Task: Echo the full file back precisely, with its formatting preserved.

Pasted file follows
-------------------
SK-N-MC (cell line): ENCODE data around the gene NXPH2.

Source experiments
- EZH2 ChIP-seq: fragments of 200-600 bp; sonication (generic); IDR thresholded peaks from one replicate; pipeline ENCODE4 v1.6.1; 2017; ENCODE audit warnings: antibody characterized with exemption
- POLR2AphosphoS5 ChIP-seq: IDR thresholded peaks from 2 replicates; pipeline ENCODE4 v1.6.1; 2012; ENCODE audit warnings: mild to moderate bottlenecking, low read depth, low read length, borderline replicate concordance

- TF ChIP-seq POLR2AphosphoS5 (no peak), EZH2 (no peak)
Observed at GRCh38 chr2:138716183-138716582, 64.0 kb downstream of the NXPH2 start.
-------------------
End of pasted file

SK-N-MC (cell line): ENCODE data around the gene NXPH2.

Source experiments
- EZH2 ChIP-seq: fragments of 200-600 bp; sonication (generic); IDR thresholded peaks from one replicate; pipeline ENCODE4 v1.6.1; 2017; ENCODE audit warnings: antibody characterized with exemption
- POLR2AphosphoS5 ChIP-seq: IDR thresholded peaks from 2 replicates; pipeline ENCODE4 v1.6.1; 2012; ENCODE audit warnings: mild to moderate bottlenecking, low read depth, low read length, borderline replicate concordance

- TF ChIP-seq POLR2AphosphoS5 (no peak), EZH2 (no peak)
Observed at GRCh38 chr2:138716183-138716582, 64.0 kb downstream of the NXPH2 start.